Shine A Light

The British state pays for private prisons... and pays and pays again

The government is embarking on large-scale privatisation of British prisons, despite research indicating that private prisons are more likely to be dangerous and more costly in the long run

Frances Crook
22 August 2011

“Despite political assumptions that the private sector is inherently superior at service delivery, private sector prisons are not necessarily better or worse than public sector prisons. When they get it right, they can provide decent and positive environments. But when they get it wrong, which seems to be more likely (but not inevitable) if they are run cheaply, they can be chaotic and dangerous places, which are not good for either the staff who work in them or the prisoners who live in and will be released from them. When things go wrong in prisons, they go wrong in very significant ways: riots, escapes, murders, suicides and so on.

“There are therefore real risks in privatising prisons on the cheap, and in re-conceiving public sector prisons on the cheapest private sector model.”

These two paragraphs are not my words. I have quoted them from academic research conducted by the foremost academic experts in the field recently published in the Prison Service Journal.

This is critically important as the government has taken Birmingham prison out the public sector and handed it over to G4S, despite the rumour being that the prison service bid was cheaper than the private sector in the first few years of the contract.

The state sector will always be more expensive as it offers better pensions for its staff – indeed in some cases, I am told, the private companies do not contribute to pensions leaving staff to make their own arrangements or rely on the state in old age, so we pay the bill for poor terms and conditions for years to come. I am told that the private companies plan to make £4 million a year profit from us taxpayers for each prison, but this is unverifiable as they say the profits are commercially confidential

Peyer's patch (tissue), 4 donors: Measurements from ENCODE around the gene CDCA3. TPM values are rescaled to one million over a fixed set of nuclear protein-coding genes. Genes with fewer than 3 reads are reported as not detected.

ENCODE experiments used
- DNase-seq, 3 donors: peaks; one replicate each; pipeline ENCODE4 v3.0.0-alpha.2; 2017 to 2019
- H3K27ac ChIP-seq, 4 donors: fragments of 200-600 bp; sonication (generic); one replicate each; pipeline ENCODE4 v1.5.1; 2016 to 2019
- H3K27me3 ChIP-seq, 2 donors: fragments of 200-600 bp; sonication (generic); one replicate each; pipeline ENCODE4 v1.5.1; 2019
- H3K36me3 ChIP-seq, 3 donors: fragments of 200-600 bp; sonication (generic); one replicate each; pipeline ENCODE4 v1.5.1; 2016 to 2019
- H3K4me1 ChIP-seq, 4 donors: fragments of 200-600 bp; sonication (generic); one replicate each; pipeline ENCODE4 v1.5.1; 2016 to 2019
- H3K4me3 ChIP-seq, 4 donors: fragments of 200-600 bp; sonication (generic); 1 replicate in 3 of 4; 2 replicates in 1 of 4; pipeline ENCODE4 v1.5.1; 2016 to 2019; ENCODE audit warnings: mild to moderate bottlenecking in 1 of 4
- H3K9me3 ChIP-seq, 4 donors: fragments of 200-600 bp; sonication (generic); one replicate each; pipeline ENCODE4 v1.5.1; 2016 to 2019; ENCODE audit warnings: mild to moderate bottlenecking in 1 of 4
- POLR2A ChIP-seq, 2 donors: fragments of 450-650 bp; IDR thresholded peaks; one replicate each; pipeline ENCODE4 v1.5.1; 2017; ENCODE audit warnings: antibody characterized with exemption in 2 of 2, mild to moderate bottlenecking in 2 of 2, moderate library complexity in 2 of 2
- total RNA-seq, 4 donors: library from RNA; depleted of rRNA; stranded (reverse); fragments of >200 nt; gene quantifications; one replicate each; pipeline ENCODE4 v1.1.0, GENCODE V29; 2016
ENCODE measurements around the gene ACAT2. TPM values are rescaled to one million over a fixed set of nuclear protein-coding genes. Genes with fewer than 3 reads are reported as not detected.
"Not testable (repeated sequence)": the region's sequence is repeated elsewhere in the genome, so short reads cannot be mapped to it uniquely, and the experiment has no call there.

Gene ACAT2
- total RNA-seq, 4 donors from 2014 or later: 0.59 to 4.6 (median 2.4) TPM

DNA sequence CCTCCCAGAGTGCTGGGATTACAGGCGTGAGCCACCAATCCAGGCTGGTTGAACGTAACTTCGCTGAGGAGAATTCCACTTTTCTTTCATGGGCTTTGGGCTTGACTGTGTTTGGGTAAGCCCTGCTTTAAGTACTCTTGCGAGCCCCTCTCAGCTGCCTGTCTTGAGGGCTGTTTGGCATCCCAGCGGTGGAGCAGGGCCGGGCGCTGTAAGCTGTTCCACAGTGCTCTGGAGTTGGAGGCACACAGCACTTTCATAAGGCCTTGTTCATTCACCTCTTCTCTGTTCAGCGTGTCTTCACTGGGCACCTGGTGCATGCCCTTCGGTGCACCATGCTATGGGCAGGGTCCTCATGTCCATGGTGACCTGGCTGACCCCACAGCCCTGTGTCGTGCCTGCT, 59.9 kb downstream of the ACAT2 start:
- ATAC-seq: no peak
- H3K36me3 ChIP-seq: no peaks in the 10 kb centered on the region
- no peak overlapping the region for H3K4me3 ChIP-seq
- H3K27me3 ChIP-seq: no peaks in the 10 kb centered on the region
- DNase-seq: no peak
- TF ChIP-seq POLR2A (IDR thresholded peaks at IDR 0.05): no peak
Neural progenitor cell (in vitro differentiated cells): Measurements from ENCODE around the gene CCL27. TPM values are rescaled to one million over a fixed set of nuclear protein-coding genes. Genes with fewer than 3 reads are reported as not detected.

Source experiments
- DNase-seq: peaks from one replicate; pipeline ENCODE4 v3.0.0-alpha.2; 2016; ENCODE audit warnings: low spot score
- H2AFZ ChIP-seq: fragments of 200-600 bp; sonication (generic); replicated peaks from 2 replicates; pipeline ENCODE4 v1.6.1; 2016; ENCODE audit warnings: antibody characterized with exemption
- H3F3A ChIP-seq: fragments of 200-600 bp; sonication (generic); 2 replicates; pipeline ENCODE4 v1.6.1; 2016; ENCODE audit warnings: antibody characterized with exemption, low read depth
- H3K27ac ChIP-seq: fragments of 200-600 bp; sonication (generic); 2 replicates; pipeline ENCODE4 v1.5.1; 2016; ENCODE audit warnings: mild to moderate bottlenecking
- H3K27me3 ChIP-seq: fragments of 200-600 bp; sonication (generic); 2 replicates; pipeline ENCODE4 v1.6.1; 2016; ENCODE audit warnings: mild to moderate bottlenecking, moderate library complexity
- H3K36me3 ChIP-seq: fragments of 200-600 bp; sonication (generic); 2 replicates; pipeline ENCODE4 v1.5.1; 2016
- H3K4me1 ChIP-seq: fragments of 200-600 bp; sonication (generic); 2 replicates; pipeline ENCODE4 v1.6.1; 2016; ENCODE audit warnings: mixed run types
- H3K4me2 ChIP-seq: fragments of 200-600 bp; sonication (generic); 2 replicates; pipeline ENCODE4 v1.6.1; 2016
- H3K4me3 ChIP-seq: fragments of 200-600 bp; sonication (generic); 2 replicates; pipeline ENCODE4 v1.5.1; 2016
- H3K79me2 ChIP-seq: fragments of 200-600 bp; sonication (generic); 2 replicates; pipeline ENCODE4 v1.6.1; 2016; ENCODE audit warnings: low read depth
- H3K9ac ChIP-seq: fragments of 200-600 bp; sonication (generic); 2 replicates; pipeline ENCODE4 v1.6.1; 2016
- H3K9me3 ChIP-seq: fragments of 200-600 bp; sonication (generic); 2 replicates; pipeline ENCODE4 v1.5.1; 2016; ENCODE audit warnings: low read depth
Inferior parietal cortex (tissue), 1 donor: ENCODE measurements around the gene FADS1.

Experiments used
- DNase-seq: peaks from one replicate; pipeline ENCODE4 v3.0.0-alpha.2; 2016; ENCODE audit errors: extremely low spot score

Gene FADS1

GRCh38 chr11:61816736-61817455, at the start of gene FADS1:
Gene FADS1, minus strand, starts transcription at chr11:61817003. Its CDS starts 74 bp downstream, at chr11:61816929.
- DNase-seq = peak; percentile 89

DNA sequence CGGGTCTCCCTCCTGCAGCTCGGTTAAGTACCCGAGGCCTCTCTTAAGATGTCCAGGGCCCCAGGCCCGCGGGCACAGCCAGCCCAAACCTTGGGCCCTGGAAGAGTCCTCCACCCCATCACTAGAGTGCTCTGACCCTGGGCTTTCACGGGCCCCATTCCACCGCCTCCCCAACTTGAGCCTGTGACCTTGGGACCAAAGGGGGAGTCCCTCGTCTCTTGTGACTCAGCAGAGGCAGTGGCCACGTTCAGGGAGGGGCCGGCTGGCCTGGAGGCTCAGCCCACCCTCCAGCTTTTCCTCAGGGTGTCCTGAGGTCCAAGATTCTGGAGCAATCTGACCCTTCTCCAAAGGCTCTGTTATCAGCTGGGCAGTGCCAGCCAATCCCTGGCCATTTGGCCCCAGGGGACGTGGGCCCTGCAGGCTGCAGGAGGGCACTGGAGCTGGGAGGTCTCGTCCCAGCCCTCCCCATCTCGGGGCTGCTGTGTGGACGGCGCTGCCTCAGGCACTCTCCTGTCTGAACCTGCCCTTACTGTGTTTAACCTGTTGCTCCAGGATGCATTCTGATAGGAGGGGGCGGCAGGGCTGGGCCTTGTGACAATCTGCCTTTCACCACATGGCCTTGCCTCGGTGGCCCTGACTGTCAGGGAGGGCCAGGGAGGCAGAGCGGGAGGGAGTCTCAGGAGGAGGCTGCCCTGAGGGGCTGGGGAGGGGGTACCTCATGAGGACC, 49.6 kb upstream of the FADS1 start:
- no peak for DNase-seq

The government has announced the privatisation of Lindholme, Moorland, Hatfield, Acklington, Castington, Durham, Onley and Coldingley prisons and that the Wolds will be offered for retendering.  This is a huge proportion of the prison estate and is an ideological strategy, not one based on reality or research.

Featherstone 2 prison is currently under construction and will be run by G4S. It will have places for 1,600 adult men, making it the biggest prison in the country. There is no other prison in the country that is meant to hold many more than 1,000 people.  So Featherstone 2 will be almost a Titan prison, contrary to all good practice and recommendations for safety and effective regimes. Weirdly, it is being built virtually without workshops or vocational training but has a lot of classrooms, so the company intends to put adult men into classrooms all day to keep them occupied.

Private prisons are subjected to overcrowding in the same way as state prisons. Doncaster prison, run by Serco, has places for 713 men and boys, but in April it contained 1,127 people, making it almost 60% overcrowded. So it is possible that Featherstone 2 will be overcrowded pretty soon after opening and could reach 2,000 prisoners pretty quickly.

I suggest the government takes note of expert research and the prisons inspectorate reports which clearly indicate that private prisons are often dreadful places, dangerous and costly in the long run because they contribute to increased crime.

This piece was originally published on Howard

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